Prime Minister David Cameron is facing more questions about his links to Andy Coulson today as a jury resumes deliberations on whether the former Number 10 spin doctor is guilty of further charges.
Coulson was found guilty yesterday of plotting to hack phones while he was editor of the News of the World.
An Old Bailey jury is still considering allegations that Coulson, 46, of Charing, Kent, conspired with former royal editor Clive Goodman, 56, of Addlestone, Surrey, to commit misconduct in a public office by agreeing to pay police officers for two royal directories. They both deny the two charges.
Coulson, who was forced to resign as Mr Cameron's director of communications over the scandal, faces up to two years in jail for hacking following the high-profile trial.
The jury of eight women and three men found him guilty of conspiring to hack phones, but cleared ex-News International chief executive Rebekah Brooks of all charges.
Meanwhile, a Scotland Yard spokesman said they were "not prepared to discuss" a report in The Guardian newspaper that Rupert Murdoch has been officially informed that detectives want to interview him as a suspect as part of their inquiry into allegations of crime at his British newspapers. A spokesman for News UK also declined to comment.
The Guardian said it was understood that detectives first contacted the media mogul last year to arrange to question him but agreed to a request from his lawyers to wait until the phone-hacking trial was finished.
Married father-of-three Coulson was recruited by Chancellor George Osborne to head the Tory media operation within months of resigning as News of the World editor in January 2007.
When Mr Cameron entered Downing Street the former journalist took on duties heading the Number 10 spin operation, quitting shortly before he was arrested over the phone-hacking scandal.
It is expected that Mr Cameron will be asked about Coulson at Prime Minister's Questions today.
Following the verdict, Mr Cameron said: "I take full responsibility for employing Andy Coulson. I did so on the basis of undertakings I was given by him about phone hacking and those turned out not to be the case.
"I always said that if they turned out to be wrong, I would make a full and frank apology and I do that today. I am extremely sorry that I employed him. It was the wrong decision and I am very clear about that."
Mr Osborne said: "We gave him a second chance but, knowing what we now know, it's clear that we made the wrong decision."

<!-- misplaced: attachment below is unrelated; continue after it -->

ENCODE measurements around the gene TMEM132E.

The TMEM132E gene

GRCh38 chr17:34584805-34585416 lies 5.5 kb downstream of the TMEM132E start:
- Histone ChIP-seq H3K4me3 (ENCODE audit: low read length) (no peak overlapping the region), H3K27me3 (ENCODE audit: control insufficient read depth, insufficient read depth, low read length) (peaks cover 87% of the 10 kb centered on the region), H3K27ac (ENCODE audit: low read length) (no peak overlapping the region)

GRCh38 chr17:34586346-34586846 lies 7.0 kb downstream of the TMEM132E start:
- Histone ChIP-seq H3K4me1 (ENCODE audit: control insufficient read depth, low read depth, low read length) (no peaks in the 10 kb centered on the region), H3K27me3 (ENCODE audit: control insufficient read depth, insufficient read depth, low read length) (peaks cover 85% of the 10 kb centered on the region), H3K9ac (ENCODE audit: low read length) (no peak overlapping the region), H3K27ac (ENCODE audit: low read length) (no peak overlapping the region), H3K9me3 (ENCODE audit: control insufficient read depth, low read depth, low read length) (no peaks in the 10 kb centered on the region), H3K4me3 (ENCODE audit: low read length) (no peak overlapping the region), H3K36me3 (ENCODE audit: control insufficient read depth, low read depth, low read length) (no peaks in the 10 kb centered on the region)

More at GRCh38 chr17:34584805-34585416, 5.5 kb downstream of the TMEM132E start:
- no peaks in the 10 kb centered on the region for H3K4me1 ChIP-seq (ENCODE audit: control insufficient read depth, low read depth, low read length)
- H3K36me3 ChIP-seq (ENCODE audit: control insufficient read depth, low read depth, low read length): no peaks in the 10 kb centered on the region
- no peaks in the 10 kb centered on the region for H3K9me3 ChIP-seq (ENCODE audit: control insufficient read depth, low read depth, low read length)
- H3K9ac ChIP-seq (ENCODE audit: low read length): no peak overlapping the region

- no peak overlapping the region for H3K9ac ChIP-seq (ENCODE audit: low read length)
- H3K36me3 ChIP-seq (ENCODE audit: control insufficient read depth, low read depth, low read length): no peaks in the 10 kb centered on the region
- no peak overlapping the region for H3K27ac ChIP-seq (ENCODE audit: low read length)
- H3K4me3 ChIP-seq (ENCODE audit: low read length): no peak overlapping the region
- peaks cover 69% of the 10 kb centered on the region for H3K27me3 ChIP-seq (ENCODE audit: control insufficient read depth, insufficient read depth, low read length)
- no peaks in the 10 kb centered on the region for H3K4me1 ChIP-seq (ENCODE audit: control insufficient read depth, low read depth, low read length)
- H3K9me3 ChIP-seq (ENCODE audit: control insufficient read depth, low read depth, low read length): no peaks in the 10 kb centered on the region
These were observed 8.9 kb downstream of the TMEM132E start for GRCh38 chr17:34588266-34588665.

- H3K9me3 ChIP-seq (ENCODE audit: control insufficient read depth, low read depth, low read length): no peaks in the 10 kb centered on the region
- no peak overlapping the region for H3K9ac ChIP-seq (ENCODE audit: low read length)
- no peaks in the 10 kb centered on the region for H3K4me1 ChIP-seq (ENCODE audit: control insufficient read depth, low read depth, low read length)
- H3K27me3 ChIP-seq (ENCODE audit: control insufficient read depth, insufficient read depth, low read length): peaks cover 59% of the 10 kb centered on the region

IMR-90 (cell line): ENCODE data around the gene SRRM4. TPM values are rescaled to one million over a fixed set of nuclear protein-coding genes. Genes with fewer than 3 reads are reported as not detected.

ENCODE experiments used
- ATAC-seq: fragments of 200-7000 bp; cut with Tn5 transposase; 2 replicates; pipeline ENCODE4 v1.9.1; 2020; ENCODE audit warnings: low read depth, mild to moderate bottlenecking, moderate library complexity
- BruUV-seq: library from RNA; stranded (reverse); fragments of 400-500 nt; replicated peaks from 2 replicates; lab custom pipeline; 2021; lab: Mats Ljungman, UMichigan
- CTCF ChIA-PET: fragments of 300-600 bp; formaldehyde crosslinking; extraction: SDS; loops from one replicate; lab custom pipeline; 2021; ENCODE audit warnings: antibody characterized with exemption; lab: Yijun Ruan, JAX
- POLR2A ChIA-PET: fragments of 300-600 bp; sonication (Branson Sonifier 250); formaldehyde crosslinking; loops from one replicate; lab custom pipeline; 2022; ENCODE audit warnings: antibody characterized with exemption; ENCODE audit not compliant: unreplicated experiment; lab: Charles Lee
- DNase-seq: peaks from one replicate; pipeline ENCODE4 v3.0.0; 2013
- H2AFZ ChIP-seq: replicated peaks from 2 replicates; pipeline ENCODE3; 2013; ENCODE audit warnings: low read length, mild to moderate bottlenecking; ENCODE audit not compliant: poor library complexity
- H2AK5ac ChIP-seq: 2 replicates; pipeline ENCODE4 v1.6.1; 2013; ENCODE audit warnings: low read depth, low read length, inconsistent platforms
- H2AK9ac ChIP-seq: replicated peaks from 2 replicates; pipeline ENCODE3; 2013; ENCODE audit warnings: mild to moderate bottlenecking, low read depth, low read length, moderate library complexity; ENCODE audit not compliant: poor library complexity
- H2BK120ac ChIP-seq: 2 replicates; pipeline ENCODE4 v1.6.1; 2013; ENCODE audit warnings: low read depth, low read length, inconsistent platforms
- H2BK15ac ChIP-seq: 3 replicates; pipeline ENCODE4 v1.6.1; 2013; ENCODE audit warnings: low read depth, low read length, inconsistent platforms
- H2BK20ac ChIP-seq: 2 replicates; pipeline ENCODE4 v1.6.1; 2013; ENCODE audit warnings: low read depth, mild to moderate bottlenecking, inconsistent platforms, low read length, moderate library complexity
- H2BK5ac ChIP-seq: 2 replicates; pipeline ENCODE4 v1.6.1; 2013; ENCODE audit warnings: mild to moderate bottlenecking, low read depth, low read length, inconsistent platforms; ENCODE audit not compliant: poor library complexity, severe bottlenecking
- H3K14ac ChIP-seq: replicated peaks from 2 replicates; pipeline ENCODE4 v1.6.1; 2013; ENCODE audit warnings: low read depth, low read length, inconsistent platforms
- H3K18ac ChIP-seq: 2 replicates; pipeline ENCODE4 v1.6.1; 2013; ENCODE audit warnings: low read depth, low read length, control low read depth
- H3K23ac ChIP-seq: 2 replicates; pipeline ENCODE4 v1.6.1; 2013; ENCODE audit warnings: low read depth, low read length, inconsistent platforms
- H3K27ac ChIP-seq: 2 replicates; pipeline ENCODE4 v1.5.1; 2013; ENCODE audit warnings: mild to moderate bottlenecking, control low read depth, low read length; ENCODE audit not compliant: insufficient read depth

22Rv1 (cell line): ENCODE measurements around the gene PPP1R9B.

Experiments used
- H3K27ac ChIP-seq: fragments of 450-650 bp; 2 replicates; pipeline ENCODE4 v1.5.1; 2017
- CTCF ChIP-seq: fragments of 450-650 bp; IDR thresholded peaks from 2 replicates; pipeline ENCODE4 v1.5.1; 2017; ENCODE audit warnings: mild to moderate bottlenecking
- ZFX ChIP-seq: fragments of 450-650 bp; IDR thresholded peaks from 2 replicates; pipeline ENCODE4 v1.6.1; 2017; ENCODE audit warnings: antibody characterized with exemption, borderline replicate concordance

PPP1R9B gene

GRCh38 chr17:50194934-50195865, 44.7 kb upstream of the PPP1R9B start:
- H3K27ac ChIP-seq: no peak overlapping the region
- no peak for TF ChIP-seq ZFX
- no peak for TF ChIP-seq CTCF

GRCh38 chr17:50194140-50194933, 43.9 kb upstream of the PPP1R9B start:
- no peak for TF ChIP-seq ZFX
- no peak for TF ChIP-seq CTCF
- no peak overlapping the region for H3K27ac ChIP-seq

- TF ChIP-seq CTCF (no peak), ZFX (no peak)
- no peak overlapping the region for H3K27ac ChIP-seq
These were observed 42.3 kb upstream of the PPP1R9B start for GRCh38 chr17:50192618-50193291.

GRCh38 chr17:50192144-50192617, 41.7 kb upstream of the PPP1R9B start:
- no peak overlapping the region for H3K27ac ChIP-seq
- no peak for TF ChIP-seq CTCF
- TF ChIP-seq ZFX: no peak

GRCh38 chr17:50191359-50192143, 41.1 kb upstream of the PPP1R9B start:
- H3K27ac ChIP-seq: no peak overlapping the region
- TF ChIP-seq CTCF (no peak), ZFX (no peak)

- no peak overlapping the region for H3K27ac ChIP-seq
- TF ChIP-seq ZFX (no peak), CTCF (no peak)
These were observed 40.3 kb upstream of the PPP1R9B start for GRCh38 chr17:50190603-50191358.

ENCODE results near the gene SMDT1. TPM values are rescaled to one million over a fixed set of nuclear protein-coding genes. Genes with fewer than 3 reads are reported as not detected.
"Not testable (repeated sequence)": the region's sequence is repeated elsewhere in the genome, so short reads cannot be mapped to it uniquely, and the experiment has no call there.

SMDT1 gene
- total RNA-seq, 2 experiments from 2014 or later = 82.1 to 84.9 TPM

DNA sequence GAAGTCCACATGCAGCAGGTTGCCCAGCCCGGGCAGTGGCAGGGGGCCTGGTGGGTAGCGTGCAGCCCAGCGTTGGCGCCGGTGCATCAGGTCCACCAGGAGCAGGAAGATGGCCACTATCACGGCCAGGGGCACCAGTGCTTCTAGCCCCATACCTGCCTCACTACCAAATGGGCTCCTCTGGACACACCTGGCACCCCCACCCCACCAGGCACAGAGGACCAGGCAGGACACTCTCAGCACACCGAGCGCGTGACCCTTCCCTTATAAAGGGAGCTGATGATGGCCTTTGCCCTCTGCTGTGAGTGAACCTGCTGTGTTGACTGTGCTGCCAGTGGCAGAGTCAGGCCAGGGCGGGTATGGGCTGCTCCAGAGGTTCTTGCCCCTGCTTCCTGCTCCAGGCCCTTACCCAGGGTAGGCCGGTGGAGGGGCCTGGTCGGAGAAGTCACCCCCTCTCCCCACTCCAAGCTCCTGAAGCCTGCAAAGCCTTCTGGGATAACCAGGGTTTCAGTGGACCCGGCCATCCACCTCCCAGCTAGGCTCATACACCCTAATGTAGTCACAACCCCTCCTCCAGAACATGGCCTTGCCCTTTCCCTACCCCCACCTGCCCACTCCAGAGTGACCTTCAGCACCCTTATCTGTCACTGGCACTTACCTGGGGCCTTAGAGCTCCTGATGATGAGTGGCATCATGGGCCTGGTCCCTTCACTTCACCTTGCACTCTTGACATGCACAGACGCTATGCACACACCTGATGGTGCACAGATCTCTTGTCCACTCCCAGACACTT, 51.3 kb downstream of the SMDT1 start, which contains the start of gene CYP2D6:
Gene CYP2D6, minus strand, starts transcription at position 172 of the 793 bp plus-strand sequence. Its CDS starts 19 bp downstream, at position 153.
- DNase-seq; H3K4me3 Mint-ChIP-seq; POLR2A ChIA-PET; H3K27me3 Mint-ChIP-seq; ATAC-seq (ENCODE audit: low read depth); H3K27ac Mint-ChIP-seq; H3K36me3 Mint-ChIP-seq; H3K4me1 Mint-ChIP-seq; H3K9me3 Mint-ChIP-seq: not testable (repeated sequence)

Shadow chancellor Ed Balls told BBC Radio 4's Today: "The question for the Prime Minister is: is a partial apology enough or do we have to look into what went wrong?
"There was a guilty verdict yesterday of a man, Mr Coulson, who was already accused of such things when he was brought into Downing Street by the Prime Minister and a decision was made - and this will be put to the Prime Minister today - not to have Mr Coulson properly vetted, as people in his job always have been."
Yesterday's partial verdicts were delivered on the jury's eighth day of deliberations and the 138th day of the trial.
Brooks, 46, was cleared of hacking, misconduct in a public office for allegedly signing off payments to a Sun journalist's "number one military contact" between 2004 and 2012, conspiracy to pervert the course of justice and perverting the course of justice.
She appeared to try to keep her emotions in check when the first of the not guilty verdicts was announced, simply nodding towards the jury with a slight smile.
Later, she left the court holding hands with her husband Charlie and made no comment to waiting reporters.
Mr Brooks, a 52-year-old racehorse trainer, of Churchill, Oxfordshire, was cleared of perverting the course of justice around the time of police searches in July 2011.
Retired managing editor Stuart Kuttner, 74, was also cleared of being part of the hacking conspiracy dating back to 2000 and spanning six years. As he left court, he gave his "enduring thanks" to his legal team.
Brooks's former personal assistant Cheryl Carter, 50, of Chelmsford, Essex, was cleared of perverting the course of justice by removing seven boxes from the NI archive days before she was arrested in 2011.
NI head of security Mark Hanna, 51, was cleared of perverting the course of justice around the time of police searches in July 2011.
The prosecution had alleged that because of the scale of phone hacking at the NotW, Brooks, Coulson and Kuttner must have known what was going on while they were in charge.
The jury will resume deliberations from 11am today.